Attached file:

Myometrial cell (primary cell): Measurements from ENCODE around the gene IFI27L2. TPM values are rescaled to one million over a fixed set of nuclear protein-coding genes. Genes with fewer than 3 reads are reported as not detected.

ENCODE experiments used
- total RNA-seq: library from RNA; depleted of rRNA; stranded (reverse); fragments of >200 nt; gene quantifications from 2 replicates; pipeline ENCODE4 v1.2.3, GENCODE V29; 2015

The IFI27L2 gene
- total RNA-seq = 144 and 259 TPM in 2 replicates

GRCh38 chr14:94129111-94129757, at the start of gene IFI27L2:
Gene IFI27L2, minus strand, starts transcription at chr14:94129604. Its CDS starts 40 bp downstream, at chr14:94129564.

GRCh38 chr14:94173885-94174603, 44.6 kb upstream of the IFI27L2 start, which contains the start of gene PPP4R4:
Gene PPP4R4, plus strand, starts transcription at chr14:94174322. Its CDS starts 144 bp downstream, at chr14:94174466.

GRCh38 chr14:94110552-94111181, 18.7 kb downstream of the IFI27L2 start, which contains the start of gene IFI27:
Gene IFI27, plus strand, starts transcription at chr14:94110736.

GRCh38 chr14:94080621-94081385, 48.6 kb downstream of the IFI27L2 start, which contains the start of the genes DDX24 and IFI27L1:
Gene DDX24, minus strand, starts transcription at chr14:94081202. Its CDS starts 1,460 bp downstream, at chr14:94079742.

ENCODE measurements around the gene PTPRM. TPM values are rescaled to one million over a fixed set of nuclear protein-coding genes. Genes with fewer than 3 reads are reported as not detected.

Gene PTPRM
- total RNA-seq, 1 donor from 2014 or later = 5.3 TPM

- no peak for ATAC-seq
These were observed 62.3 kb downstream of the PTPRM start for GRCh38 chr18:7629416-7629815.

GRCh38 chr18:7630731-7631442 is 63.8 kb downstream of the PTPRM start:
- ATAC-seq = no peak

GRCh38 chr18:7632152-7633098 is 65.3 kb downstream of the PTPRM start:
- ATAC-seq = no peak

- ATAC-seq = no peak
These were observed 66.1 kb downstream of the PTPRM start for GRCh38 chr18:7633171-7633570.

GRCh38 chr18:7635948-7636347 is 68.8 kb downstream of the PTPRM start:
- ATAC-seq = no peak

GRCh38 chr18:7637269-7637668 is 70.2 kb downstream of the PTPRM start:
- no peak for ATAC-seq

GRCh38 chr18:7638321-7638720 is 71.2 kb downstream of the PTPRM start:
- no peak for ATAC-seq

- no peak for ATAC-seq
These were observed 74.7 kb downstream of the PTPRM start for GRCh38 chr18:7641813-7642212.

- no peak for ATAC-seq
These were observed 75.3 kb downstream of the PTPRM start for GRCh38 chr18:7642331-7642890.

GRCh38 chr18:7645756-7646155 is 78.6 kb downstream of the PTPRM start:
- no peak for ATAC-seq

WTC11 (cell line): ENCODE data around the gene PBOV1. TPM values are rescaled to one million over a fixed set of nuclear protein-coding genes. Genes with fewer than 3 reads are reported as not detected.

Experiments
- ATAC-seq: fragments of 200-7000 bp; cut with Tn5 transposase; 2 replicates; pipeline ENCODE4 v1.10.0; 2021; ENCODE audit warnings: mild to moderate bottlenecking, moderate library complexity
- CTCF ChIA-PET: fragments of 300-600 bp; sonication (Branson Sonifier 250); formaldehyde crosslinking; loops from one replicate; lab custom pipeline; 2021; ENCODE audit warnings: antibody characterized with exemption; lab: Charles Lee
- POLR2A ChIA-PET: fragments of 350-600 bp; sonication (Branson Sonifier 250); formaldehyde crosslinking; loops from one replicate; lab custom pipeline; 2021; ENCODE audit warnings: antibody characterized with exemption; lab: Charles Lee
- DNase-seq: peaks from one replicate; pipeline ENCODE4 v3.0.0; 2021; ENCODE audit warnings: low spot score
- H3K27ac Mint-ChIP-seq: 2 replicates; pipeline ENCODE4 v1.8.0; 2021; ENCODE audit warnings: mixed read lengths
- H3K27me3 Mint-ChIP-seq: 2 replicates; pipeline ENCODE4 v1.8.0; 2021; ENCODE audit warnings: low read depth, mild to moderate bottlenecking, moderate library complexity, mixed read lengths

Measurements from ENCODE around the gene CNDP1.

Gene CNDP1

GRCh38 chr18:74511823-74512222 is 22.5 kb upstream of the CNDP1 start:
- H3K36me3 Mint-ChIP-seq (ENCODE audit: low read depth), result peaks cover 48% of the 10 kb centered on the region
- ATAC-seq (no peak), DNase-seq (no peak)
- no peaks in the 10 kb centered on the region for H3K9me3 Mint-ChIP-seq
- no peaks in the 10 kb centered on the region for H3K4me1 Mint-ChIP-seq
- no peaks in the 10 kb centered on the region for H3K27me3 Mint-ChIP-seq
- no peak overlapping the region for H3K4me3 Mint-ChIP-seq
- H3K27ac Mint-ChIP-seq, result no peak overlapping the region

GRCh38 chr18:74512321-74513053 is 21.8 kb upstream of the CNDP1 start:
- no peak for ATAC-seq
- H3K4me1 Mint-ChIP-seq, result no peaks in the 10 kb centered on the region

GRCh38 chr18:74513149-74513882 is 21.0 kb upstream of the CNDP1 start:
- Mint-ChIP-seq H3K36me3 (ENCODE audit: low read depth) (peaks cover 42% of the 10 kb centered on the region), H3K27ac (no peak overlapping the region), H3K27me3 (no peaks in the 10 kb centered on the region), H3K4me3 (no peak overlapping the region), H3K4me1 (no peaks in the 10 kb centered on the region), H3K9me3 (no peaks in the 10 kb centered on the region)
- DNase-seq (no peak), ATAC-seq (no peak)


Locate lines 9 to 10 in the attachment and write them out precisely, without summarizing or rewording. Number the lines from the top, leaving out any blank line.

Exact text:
Gene PPP4R4, plus strand, starts transcription at chr14:94174322. Its CDS starts 144 bp downstream, at chr14:94174466.

GRCh38 chr14:94110552-94111181, 18.7 kb downstream of the IFI27L2 start, which contains the start of gene IFI27: